Monday, October 28, 2013

Jeff Willis's Creative Rights advice for Screenwriters

If you follow me on Twitter, you've probably seen me retweet quite a bit lately from Jeff Willis.  Jeff is an executive currently working at the Weinstein Company in business affairs, but he's also a screenwriter/producer who co-written a feature due to start production next year, as well has having finished two commissioned rewrite assignments.

Jeff has recently begun doing long Twitter lectures of DOs AND DON'Ts.  There's some very useful information there and I hate the thought that the ephemeral nature of Twitter means that it will quickly be difficult to find without doing much legwork.  So I reached out to Jeff and asked if he'd allow me to post his advice to writers about knowing their creative rights.  He was more than willing, so I'm reprinting them here, with the only difference being that I have reformatted them into paragraphs.

Jeff also did a fantastic Q and A over at the The Black Board forums.  It's worth a look.  Follow him on Twitter. You won't want to miss out on other great advice like this.


Writers, are you a member of the WGA? If so, know your creative rights.

Such as:

A prodco can’t distribute critiques/synopses of your script to outside companies w/out permission unless they already optioned/bought it. (Except for companies with whom they have a business relationship… first look deal, financing arrangement, etc.) Don’t waive this right lightly, and definitely don’t do it unless you’ve seen and approve of the coverage they’re sending. You have the right to restrict how much a company can shop your material around by providing the prodco with written notice.

It’s a $750 penalty for each party the prodco submits to outside of your written instructions. That said, don’t be a jerk about it. No prodco is going to deal with a writer who wants approval over every submission they make. Find the middle ground. Know that you can prevent them from blanketing the town, but also give them freedom to do their job. And once a prodco options or buys your script, they can send it to whomever they please.

If you option/sell your work, you have the 1st opportunity to rewrite. DO NOT WAIVE THIS RIGHT. A. It’s money. B. Your fringes depend on it. If a prodco wants to replace you, they’re supposed to meet with you first to discuss whether you can find a way to stay on the project. If a prodco changes an element (hires a director, attaches an actor, etc.), they have to give you 1st opportunity to address script notes. In other words, a director can’t come on board the project and hire their own writer to address their notes without first giving you a shot. This right expires three years from the date you turn in your final set of revisions, unless you negotiate for longer/no expiration.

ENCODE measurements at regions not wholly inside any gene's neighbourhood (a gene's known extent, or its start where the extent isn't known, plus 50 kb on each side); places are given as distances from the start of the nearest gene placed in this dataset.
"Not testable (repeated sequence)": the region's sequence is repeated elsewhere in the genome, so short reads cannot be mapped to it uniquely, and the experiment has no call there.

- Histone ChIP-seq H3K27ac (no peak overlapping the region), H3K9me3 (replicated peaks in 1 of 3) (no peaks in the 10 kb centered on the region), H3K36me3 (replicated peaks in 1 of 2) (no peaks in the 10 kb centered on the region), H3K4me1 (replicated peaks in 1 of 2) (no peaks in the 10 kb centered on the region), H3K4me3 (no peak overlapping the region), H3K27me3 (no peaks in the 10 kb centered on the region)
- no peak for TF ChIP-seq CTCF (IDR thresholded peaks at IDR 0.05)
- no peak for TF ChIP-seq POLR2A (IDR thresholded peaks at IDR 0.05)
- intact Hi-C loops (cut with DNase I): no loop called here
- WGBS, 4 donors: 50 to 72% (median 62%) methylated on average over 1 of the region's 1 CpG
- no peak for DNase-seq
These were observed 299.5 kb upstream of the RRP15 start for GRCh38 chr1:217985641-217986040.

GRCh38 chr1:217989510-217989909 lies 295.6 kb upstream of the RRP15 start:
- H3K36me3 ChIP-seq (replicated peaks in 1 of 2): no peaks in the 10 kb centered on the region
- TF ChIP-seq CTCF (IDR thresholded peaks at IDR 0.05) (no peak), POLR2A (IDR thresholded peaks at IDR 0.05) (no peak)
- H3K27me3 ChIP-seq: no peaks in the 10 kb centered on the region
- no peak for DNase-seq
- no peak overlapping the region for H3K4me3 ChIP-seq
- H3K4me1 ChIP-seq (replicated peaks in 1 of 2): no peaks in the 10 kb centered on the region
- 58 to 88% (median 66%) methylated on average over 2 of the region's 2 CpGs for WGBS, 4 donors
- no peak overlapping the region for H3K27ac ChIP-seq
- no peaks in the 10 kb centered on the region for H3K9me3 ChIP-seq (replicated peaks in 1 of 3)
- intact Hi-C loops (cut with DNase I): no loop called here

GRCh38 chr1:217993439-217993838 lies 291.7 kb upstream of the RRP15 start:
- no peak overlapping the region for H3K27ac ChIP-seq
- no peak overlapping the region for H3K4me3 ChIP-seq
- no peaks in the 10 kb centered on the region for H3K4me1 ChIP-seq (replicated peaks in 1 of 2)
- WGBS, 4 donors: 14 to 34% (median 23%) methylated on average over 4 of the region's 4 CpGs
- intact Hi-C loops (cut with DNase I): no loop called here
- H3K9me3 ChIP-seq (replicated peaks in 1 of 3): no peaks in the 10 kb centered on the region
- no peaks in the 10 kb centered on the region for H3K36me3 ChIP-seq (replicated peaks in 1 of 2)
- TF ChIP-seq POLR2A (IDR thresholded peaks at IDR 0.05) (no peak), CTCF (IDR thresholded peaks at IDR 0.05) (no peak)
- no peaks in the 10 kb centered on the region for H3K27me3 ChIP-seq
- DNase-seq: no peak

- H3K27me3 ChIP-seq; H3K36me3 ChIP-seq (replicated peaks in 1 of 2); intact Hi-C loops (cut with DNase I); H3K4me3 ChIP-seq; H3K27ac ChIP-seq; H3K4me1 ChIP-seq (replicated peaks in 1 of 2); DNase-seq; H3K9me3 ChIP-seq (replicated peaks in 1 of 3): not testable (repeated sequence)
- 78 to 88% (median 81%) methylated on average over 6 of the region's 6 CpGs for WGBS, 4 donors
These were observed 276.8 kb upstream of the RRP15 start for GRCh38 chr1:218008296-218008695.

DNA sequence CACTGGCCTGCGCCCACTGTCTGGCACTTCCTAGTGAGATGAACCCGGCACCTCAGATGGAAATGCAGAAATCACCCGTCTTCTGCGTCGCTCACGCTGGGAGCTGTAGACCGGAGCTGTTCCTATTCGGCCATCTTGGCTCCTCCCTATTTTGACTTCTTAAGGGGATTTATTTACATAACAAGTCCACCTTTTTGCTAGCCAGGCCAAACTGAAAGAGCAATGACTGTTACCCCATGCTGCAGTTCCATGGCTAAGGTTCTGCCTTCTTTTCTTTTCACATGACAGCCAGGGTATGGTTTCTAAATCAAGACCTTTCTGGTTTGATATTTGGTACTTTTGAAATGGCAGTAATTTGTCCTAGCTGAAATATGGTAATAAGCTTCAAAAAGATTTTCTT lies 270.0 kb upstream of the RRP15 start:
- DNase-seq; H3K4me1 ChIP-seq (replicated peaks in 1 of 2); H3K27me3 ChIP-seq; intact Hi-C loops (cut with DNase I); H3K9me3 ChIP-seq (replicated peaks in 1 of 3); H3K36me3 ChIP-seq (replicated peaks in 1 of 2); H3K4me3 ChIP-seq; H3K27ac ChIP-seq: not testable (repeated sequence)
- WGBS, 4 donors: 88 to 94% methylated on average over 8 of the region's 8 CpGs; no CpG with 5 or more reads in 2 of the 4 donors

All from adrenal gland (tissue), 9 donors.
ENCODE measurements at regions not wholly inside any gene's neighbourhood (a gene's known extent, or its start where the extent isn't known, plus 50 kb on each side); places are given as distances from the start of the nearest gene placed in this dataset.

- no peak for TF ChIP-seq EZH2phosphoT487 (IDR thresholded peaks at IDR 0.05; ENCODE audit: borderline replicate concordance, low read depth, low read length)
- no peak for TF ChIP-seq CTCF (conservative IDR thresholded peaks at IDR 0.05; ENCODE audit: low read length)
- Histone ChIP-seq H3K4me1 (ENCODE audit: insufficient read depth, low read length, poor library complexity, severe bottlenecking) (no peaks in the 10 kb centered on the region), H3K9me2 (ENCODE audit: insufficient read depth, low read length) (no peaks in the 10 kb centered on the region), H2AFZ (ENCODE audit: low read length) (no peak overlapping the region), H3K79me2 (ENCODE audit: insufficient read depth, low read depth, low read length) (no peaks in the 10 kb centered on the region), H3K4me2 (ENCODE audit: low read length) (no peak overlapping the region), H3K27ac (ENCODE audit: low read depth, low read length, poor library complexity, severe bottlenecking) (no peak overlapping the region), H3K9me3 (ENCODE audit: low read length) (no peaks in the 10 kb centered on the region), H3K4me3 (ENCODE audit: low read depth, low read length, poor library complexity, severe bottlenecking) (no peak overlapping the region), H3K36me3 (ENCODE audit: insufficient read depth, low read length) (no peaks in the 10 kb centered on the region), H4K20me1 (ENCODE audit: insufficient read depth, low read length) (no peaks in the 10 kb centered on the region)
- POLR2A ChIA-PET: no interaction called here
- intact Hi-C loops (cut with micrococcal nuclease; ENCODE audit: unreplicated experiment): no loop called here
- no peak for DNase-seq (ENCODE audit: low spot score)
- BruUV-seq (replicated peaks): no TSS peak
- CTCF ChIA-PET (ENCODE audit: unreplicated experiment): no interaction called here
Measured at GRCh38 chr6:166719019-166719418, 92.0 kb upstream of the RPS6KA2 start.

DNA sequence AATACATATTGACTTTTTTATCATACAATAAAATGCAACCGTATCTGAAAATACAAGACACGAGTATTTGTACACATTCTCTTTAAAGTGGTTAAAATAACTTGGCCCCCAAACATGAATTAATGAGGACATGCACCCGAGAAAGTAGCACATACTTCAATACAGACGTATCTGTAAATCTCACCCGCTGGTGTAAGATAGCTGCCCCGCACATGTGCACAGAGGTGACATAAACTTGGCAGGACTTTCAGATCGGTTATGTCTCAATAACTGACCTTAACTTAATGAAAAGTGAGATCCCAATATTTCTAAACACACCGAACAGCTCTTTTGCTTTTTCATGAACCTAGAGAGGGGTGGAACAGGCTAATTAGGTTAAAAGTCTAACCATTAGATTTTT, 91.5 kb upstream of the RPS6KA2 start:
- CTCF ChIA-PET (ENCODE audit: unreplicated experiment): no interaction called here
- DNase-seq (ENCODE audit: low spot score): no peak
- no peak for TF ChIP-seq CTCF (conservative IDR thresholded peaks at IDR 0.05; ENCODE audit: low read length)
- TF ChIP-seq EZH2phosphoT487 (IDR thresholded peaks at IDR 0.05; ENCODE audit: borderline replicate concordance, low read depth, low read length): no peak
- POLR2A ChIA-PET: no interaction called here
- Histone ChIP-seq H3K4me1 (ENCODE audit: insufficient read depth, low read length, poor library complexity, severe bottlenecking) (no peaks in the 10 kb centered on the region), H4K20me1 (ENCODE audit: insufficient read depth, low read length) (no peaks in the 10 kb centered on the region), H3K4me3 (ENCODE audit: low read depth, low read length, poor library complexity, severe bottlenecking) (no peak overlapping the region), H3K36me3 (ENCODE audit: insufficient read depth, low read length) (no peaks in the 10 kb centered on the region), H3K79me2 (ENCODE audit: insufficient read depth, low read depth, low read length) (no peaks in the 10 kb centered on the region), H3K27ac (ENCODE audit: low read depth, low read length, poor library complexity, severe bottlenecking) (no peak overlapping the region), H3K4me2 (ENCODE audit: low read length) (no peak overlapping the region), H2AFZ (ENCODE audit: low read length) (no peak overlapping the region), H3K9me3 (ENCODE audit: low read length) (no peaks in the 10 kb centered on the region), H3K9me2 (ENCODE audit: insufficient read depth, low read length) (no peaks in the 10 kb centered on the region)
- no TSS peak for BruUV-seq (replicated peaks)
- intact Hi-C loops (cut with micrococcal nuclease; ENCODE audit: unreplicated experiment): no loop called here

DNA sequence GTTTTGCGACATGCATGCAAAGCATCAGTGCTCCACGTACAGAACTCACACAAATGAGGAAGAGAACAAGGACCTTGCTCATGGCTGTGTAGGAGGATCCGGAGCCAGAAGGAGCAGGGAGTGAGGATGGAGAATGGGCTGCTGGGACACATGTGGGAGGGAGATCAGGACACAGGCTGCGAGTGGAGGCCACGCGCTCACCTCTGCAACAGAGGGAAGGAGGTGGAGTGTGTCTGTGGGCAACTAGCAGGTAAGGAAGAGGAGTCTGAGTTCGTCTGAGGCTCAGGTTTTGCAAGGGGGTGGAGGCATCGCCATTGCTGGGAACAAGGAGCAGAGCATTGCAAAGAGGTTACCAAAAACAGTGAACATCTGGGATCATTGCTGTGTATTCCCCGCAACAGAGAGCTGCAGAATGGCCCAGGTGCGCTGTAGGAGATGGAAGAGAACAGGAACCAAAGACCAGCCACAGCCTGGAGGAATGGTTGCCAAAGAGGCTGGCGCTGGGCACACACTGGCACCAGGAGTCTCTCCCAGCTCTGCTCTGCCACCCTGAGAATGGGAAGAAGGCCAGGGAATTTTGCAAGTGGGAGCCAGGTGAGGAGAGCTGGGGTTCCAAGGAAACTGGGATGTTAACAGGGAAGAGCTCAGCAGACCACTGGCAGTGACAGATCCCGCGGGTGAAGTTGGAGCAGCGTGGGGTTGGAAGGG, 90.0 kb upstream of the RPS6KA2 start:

If you’re asked to pitch something, you are allowed to ask the prodco approx. how many other writers are also being asked to pitch on it. Prodcos are supposed to notify you if a writer is hired to rewrite you. Prodcos are also supposed to provide you with a list of previous writers on a project before you start your revisions.

A title page should include ALL writers on a project. Don’t take off the names of previous writers even if you’re starting from scratch. Not all companies abide by all these rules all the time. Some are inadvertent omissions and some are deliberate avoidance of responsibility. And what the guild doesn’t know, it can’t enforce.

That said, choose your battles wisely. Don’t be that inflexible/difficult writer who runs to the guild every time there’s a problem. But don’t let a prodco walk all over you. Know your rights, know what you’re entitled to. Stand firm on things that are important to you. Remember that the threat of guild action can often be more impactful than actually taking guild action.

Everything I’ve posted  is free and  available on the WGA website: 

Don’t be ignorant of your rights. If you’re a WGA writer, the guild has worked hard to negotiate an MBA that gives you certain rights. Know those rights. They give you power and they give you leverage. They keep you from being taken advantage of (more than usual).

Even if your deal is not a guild deal, understand what’s standard. If what you’re getting is not standard, ask why not. Call the WGA w/ any questions. The WGAw Contracts Department phone # is 323-782-4501. If you have questions, ASK THEM. They will help you. You don’t even have to be a member of the guild to ask questions. Anyone can call and ask them any MBA-related questions.

Don’t let ignorance prevent you from getting what’s fair. Don’t just go with the flow. If you’re uncertain about something, GET AN ANSWER. The guild isn't perfect, but it is there to help you. USE IT FOR THE RESOURCE THAT IT IS.

You don't have to be a WGA writer to start thinking about this stuff. Non-guild prodcos are mostly about the money and the fringes. There's no reason non-guild prodcos can't give you some of the basic MBA rights or use the guild MBA as a template for their deal.

Don't be afraid to ask for this stuff. Screenwriters SELL THEIR COPYRIGHT when they sell a script. You need to benefit from the deal somehow Guild, non-guild, professional, aspiring... wherever you are in your career, FIGHT FOR YOUR CREATIVE RIGHTS.

1 comment:

  1. Thanks for writing that up and linking to the Black Board. It was a fantastic few hours in Jeff's company with some great questions being asked. Very generous with his time and some really useful info. It is definitely worth a read through for anyone who didn't make it on Friday.

    Jeff also took the time to tweet all the questions and these are also indexed at the Black Board link.

    Thanks again!

    Mark Walker (Black Board moderator)